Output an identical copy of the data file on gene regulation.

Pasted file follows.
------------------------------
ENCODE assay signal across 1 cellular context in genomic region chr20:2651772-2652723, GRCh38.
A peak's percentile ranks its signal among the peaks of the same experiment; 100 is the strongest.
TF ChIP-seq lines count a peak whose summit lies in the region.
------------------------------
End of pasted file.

ENCODE assay signal across 1 cellular context in genomic region chr20:2651772-2652723, GRCh38.
A peak's percentile ranks its signal among the peaks of the same experiment; 100 is the strongest.
TF ChIP-seq lines count a peak whose summit lies in the region.